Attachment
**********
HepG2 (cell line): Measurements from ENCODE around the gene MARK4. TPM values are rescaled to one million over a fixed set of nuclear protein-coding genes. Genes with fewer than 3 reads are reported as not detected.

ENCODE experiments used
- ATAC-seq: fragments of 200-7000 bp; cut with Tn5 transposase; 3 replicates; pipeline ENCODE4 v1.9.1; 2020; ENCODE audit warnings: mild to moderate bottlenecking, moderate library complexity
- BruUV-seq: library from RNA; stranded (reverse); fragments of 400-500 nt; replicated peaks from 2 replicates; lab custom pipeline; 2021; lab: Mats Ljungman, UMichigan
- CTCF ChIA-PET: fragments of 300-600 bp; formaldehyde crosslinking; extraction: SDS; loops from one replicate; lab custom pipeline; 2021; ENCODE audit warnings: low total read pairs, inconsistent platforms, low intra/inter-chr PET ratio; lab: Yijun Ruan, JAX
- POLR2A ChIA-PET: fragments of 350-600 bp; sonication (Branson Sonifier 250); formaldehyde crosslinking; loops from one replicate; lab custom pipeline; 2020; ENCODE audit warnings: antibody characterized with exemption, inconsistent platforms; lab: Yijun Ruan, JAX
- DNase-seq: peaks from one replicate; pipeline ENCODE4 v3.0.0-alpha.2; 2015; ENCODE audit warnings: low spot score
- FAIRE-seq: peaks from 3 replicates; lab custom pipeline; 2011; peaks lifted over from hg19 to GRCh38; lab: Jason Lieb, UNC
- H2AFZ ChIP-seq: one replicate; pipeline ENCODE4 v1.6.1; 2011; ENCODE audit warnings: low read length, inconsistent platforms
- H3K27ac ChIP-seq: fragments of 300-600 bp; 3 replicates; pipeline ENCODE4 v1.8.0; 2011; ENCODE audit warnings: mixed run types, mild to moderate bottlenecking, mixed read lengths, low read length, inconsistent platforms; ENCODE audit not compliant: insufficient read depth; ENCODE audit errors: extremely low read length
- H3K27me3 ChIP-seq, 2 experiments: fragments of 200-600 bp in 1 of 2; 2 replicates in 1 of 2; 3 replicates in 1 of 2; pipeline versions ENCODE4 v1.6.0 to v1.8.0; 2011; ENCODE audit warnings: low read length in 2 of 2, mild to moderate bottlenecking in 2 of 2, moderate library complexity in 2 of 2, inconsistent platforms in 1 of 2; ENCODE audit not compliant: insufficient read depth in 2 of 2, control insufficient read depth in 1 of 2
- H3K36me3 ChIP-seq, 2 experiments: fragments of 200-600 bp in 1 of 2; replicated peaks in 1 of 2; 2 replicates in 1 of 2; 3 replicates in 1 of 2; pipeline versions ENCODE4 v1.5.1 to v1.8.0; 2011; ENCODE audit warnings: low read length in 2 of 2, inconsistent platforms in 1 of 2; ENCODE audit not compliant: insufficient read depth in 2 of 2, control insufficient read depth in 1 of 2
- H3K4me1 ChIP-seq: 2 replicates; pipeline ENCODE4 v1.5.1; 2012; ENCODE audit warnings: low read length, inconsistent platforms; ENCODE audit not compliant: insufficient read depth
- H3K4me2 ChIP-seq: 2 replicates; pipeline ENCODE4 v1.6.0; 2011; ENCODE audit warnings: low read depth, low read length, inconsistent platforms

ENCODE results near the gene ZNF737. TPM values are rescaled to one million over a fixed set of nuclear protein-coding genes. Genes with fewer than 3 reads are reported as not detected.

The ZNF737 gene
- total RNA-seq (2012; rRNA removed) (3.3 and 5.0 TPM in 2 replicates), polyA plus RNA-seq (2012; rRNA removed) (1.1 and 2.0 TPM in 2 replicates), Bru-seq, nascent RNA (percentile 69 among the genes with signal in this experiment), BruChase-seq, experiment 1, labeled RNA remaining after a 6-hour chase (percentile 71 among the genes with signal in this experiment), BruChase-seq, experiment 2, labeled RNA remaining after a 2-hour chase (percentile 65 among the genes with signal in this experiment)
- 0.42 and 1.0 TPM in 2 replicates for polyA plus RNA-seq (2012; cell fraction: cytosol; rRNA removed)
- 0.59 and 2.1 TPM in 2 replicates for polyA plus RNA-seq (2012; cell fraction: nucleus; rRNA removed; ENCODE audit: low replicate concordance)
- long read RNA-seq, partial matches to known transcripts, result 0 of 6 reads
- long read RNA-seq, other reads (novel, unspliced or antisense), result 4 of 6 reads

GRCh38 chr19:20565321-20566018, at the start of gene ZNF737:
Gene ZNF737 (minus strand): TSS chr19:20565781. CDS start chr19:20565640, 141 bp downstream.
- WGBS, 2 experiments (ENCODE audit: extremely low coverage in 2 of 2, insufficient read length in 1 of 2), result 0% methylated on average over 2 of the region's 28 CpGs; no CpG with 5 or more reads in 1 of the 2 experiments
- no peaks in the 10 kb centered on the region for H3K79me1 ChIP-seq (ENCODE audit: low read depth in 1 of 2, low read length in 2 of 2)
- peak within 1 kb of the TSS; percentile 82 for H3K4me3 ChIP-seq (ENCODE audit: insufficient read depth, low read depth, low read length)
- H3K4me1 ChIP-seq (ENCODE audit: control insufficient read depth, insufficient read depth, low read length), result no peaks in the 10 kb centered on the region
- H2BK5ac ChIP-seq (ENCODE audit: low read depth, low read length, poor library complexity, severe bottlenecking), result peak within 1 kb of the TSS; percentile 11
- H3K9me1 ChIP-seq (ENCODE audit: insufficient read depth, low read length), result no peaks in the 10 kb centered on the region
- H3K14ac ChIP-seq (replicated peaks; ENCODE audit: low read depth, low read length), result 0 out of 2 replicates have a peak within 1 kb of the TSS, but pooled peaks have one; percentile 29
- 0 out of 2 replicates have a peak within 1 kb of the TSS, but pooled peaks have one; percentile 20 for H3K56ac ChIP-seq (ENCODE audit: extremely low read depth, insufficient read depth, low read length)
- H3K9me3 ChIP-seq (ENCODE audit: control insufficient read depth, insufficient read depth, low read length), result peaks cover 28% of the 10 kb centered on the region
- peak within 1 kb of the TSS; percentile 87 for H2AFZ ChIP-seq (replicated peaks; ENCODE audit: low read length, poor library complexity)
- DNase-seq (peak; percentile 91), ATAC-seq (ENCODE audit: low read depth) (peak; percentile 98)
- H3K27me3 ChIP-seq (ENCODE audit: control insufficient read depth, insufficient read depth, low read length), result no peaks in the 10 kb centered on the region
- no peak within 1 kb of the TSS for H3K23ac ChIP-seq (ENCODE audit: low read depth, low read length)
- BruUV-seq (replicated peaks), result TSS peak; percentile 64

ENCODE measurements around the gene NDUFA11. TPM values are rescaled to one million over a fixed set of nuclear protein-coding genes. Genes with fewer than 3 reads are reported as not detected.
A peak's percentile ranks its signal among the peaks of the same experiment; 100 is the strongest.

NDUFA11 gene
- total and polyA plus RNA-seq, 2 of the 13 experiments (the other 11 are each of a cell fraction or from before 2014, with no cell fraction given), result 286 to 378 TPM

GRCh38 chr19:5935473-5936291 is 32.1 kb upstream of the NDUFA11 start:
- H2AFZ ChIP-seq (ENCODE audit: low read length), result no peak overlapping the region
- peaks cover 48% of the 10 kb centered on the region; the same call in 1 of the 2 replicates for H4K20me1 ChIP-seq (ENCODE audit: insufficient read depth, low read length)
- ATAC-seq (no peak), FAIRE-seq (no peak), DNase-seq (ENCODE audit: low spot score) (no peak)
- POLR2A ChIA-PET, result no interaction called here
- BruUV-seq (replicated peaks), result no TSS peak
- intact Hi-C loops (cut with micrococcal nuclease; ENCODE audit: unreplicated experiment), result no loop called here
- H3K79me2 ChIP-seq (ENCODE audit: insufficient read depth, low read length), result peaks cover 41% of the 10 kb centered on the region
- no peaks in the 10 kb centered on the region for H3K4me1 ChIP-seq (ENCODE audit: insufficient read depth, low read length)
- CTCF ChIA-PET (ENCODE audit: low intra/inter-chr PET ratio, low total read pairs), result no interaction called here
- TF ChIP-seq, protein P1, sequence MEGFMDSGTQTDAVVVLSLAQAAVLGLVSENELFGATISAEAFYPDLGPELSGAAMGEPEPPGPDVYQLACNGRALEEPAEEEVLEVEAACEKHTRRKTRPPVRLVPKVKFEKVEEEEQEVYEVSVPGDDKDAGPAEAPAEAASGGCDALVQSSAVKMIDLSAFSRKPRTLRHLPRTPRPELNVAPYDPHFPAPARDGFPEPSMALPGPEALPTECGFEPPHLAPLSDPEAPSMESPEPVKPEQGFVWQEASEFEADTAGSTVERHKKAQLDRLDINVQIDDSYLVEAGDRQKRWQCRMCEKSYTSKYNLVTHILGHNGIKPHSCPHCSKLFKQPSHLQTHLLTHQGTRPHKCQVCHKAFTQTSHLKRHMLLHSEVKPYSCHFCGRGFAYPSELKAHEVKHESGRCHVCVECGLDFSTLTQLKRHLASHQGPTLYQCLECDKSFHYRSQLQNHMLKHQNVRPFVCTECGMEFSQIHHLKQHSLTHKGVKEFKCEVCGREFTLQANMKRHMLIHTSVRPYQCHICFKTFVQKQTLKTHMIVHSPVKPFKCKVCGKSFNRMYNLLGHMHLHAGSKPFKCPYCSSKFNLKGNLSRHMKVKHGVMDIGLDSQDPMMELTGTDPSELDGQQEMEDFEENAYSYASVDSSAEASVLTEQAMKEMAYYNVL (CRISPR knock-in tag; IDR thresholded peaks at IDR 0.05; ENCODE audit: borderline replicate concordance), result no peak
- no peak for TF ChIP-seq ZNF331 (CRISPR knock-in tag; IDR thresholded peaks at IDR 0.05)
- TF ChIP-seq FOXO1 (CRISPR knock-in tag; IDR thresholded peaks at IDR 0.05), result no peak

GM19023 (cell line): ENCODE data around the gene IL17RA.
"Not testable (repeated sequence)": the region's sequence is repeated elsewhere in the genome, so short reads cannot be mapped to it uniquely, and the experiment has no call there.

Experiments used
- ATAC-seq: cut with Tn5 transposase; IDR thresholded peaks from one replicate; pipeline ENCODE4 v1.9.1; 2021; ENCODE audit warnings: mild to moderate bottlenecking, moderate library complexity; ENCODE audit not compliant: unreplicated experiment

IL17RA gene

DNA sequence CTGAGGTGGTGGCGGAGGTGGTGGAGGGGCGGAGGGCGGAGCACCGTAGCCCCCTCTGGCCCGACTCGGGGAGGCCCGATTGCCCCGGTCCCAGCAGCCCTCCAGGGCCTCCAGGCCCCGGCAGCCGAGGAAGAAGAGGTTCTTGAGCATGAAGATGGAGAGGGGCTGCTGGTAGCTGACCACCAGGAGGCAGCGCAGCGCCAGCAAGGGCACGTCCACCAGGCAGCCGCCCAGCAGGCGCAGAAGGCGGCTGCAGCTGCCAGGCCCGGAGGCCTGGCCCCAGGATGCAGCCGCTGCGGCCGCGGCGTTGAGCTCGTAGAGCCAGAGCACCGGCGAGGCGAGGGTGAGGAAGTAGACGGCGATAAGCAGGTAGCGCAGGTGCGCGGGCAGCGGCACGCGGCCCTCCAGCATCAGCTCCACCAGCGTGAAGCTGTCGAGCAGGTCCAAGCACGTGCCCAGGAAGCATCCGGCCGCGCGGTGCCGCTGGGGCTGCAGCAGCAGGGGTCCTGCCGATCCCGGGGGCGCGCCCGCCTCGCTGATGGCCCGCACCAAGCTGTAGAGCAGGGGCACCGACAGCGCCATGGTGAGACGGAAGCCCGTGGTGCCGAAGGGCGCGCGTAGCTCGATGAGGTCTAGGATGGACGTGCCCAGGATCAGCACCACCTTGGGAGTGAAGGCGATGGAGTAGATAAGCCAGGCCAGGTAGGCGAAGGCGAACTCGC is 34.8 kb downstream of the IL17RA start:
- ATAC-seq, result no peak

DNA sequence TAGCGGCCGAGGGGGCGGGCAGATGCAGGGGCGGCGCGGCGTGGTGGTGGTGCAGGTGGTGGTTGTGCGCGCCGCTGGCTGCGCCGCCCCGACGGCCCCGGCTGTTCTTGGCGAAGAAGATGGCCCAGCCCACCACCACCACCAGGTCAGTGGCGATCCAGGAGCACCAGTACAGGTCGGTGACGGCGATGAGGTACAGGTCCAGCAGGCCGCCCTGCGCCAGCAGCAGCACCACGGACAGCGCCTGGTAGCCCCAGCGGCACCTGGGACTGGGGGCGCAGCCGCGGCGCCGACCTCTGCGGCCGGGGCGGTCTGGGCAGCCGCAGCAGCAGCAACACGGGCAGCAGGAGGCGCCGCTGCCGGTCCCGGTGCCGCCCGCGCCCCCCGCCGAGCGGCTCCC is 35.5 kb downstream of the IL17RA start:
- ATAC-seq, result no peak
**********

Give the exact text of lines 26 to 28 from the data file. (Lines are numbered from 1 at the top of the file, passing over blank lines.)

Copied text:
- peak within 1 kb of the TSS; percentile 82 for H3K4me3 ChIP-seq (ENCODE audit: insufficient read depth, low read depth, low read length)
- H3K4me1 ChIP-seq (ENCODE audit: control insufficient read depth, insufficient read depth, low read length), result no peaks in the 10 kb centered on the region
- H2BK5ac ChIP-seq (ENCODE audit: low read depth, low read length, poor library complexity, severe bottlenecking), result peak within 1 kb of the TSS; percentile 11